I had the left rear wheel bearing replaced about 17,000 miles ago when a rear wheel stud broke. You have to press out the wheel bearing to replace the studs and you can't press the bearing out without destroying it.
I noticed last weekend that the left rear spindle seemed loose when I was changing tires. Sure enough the wheel bearing was shot. Seems to me it would be quite impossible to eat a bearing so quickly so I figure the machine shop I had do the work at the time damaged the new bearing when they installed it. Now that I have my own hydraulic press replacing the bearing was a cinch; I finished in an hour and a half.
The rear wheel bearing is a typical sealed bearing with a split inner race. The bearing presses into the upright and then the spindle presses into the bearing. To remove the bearing have someone hold the brakes and bust the 35mm axle nut loose (I use a 24" breaker bar with a 36" length of pipe on the end). I don't bother to unstake the nut because it takes so much force to remove the nut I find you don't need to. If the axle has never been removed from the spindle it will most likely stick and refuse to come out. Soak the axle splines liberally with penetrating oil and try to hammer the axle out after letting it sit. If it still refuses to budge heat the spindle with a torch and try tapping it out again. Mine came out this time with just a few hard whacks of the hammer since it had been apart just a couple years ago and I was careful to clean the rust off when I reassmebled at the time. The axle and spindle are raw steel and surface corrosion tends to form on the splines and make them stick. Same as what happens when the brake rotors stick to the spindle.
Once the axle is loose of the spindle remove the brake caliper and the rotor. Then remove the abs sensor and the bolt through the outer toe control bushing. Now remove the upper and lower bolts on the upright which pass through the pillowball bushings. You now have the upright with its wheel bearing and spindle free of the car.
First the spindle has to be pressed out and this will destroy the wheel bearing as it must seperate for the spindle to come out. It doesn't take much force to get the spindle out and I just supported the upright on the press with a couple blocks of wood. Press the spindle out using a socket just smaller in diameter than the spindle and the spindle will pop out right away. You'll notice that one of the inner races of the wheel bearing is still attached to the spindle. Set it aside for now.
With the spindle out you now see a large c-clip which holds the wheel bearing in the upright. Remove the clip. Support the upright in the press once again and drive the bearing out by using a socket large enough to press against the outer of the bearing. Always remove/install bearings by only pressing them from their outer edges or you will damage them! My bearing acted stuck at first but once it broke free it pressed out easily.
Thoroughly clean the bearing bore of the upright as well as the groove the c-clip sits in. Now it's time to press in the new bearing. I used the remains of the old bearing to press the new one in. Do not ever press on anything but the outer diameter of the bearing or you will damage it! The new bearing will press easily into the upright; be certain it's driving in square. Once the bearing is seated fully insert the c-clip to hold it in place.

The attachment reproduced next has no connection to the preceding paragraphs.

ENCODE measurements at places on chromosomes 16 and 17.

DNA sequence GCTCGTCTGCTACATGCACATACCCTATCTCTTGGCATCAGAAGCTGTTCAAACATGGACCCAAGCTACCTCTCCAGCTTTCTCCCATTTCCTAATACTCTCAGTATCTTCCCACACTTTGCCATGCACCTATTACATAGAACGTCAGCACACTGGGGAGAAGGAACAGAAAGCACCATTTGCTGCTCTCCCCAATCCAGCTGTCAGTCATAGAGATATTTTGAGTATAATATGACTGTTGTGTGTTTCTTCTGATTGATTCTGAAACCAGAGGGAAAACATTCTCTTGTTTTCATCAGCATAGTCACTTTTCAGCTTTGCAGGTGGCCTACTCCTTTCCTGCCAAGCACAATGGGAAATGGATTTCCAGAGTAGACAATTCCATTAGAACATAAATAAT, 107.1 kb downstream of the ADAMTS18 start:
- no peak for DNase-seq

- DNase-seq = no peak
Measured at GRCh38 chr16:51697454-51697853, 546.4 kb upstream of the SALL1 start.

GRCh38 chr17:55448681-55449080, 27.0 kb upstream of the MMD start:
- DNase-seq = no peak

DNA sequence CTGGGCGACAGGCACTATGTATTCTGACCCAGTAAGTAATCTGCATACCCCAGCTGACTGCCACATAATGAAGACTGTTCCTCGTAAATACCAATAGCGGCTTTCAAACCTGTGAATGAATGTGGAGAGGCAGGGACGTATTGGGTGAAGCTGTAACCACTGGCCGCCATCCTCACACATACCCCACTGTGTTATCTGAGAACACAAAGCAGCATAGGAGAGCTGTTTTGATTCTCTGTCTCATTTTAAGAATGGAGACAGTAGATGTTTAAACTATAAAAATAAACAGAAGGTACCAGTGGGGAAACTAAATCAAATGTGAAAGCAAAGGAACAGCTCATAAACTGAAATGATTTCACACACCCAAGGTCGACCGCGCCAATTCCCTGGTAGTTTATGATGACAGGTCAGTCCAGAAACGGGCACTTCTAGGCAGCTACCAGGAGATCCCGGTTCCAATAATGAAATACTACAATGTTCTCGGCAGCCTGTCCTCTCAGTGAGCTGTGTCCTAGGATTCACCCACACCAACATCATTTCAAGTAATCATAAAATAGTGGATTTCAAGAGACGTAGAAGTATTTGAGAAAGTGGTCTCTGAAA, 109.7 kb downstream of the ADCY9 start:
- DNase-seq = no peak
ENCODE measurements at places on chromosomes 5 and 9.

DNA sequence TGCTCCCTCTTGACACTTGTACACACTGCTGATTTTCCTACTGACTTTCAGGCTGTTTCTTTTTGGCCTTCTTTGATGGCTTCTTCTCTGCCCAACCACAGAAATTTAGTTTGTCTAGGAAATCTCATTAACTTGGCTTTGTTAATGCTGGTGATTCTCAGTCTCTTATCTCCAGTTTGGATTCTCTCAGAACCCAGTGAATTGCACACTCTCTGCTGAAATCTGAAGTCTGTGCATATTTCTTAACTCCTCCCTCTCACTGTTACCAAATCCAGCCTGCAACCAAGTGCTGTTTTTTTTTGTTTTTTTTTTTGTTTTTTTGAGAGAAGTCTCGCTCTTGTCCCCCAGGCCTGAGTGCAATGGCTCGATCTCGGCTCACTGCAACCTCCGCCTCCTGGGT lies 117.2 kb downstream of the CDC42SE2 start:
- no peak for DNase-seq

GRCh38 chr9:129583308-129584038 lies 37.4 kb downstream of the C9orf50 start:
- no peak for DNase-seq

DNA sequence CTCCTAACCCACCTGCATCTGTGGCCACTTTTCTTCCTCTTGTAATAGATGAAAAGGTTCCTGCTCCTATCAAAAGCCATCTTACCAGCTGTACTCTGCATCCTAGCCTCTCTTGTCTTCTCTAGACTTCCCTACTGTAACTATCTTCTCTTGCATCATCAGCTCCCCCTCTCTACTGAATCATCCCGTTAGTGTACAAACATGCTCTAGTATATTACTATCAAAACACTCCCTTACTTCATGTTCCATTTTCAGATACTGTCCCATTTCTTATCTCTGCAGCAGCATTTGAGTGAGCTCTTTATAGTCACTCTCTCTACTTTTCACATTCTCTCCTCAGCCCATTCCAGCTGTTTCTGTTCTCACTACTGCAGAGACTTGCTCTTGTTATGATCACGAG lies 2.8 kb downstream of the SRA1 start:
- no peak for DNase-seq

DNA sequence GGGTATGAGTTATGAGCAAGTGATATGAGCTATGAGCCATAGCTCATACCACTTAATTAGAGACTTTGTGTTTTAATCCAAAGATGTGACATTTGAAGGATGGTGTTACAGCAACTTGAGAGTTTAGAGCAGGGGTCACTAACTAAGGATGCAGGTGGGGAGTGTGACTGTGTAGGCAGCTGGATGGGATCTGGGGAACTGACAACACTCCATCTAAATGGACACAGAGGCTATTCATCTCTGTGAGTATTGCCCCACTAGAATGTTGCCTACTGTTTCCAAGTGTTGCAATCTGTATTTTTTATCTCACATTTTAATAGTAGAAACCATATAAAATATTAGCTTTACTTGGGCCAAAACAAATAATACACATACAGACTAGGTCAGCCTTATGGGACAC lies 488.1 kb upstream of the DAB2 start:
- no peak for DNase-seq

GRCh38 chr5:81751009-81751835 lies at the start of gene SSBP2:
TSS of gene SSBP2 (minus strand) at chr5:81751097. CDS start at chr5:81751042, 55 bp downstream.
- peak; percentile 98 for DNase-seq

Now you have to remove the bearing race that is stuck to your spindle. The FSM says to grind a notch most of the way through the race and then use a hammer and chisel to break the race off the spindle. I was able to remove mine with a bearing seperator and a gear puller without much trouble. Once the old bearing race is removed the spindle is ready to be installed. You might consider replacing the wheel studs before installing the spindle; they hammer out easily.
Since the spindle presses into the inner race of the bearing you want to support the inner race when the spindle is installed or risk damage to the bearing. I supported the inner race from the rear with a suitable socket sitting on the press and then pressed in the spindle. It will slip in pretty easily. It is my theory that this is how the shop damaged my old bearing. If you don't support the inner race when you press the spindle in then the race will try and seperate slightly from the bearing. This will destroy the bearing quickly.
All done, just install the upright back on the car. Be certain to use a new axle nut. The nut is so tight that they are normally slightly damaged whenever they are removed.
I jacked the car up and removed the rear wheel at 4:30 and had the car off the stands by 6. The only real hurdle in the entire project is getting the axle free of the spindle as they usually stick. This project could easily take twice as long if you have trouble getting the axle free. I had one stick so bad a while back that I mushroomed the end in trying to hammer it out. Don't do that
if the axle doesn't turn loose after half a dozen hard whacks I would try heating it with a torch. I had to grind the "mushroom" off the axle at the time in order to install the axle nut again.